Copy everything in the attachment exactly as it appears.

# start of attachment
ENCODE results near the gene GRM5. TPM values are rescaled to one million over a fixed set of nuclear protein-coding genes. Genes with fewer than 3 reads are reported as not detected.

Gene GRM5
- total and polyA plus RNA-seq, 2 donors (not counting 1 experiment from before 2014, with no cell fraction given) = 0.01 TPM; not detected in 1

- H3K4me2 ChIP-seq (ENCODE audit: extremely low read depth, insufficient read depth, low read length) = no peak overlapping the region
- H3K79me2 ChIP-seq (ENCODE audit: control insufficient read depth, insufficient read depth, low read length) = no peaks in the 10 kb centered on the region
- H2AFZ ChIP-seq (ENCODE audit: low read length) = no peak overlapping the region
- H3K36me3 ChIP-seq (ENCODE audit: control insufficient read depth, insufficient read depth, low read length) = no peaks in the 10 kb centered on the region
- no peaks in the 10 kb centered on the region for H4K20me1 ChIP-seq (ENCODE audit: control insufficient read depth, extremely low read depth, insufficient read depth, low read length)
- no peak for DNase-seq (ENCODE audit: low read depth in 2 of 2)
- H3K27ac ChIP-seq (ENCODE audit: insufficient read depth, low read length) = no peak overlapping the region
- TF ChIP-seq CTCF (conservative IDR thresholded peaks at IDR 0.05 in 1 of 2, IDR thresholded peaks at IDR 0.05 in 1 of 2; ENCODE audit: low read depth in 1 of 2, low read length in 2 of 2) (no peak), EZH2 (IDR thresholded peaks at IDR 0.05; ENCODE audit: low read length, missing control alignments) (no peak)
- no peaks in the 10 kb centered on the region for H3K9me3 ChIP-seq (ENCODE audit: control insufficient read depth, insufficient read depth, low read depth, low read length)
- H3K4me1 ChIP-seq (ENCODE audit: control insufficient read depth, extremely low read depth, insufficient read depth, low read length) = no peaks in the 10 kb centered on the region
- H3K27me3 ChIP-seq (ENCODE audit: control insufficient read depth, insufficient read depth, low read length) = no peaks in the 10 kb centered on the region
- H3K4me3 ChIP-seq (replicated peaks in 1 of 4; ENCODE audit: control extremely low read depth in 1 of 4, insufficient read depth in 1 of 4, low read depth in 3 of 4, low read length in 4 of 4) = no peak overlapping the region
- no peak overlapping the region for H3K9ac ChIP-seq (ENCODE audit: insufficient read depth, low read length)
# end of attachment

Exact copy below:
ENCODE results near the gene GRM5. TPM values are rescaled to one million over a fixed set of nuclear protein-coding genes. Genes with fewer than 3 reads are reported as not detected.

Gene GRM5
- total and polyA plus RNA-seq, 2 donors (not counting 1 experiment from before 2014, with no cell fraction given) = 0.01 TPM; not detected in 1

- H3K4me2 ChIP-seq (ENCODE audit: extremely low read depth, insufficient read depth, low read length) = no peak overlapping the region
- H3K79me2 ChIP-seq (ENCODE audit: control insufficient read depth, insufficient read depth, low read length) = no peaks in the 10 kb centered on the region
- H2AFZ ChIP-seq (ENCODE audit: low read length) = no peak overlapping the region
- H3K36me3 ChIP-seq (ENCODE audit: control insufficient read depth, insufficient read depth, low read length) = no peaks in the 10 kb centered on the region
- no peaks in the 10 kb centered on the region for H4K20me1 ChIP-seq (ENCODE audit: control insufficient read depth, extremely low read depth, insufficient read depth, low read length)
- no peak for DNase-seq (ENCODE audit: low read depth in 2 of 2)
- H3K27ac ChIP-seq (ENCODE audit: insufficient read depth, low read length) = no peak overlapping the region
- TF ChIP-seq CTCF (conservative IDR thresholded peaks at IDR 0.05 in 1 of 2, IDR thresholded peaks at IDR 0.05 in 1 of 2; ENCODE audit: low read depth in 1 of 2, low read length in 2 of 2) (no peak), EZH2 (IDR thresholded peaks at IDR 0.05; ENCODE audit: low read length, missing control alignments) (no peak)
- no peaks in the 10 kb centered on the region for H3K9me3 ChIP-seq (ENCODE audit: control insufficient read depth, insufficient read depth, low read depth, low read length)
- H3K4me1 ChIP-seq (ENCODE audit: control insufficient read depth, extremely low read depth, insufficient read depth, low read length) = no peaks in the 10 kb centered on the region
- H3K27me3 ChIP-seq (ENCODE audit: control insufficient read depth, insufficient read depth, low read length) = no peaks in the 10 kb centered on the region
- H3K4me3 ChIP-seq (replicated peaks in 1 of 4; ENCODE audit: control extremely low read depth in 1 of 4, insufficient read depth in 1 of 4, low read depth in 3 of 4, low read length in 4 of 4) = no peak overlapping the region
- no peak overlapping the region for H3K9ac ChIP-seq (ENCODE audit: insufficient read depth, low read length)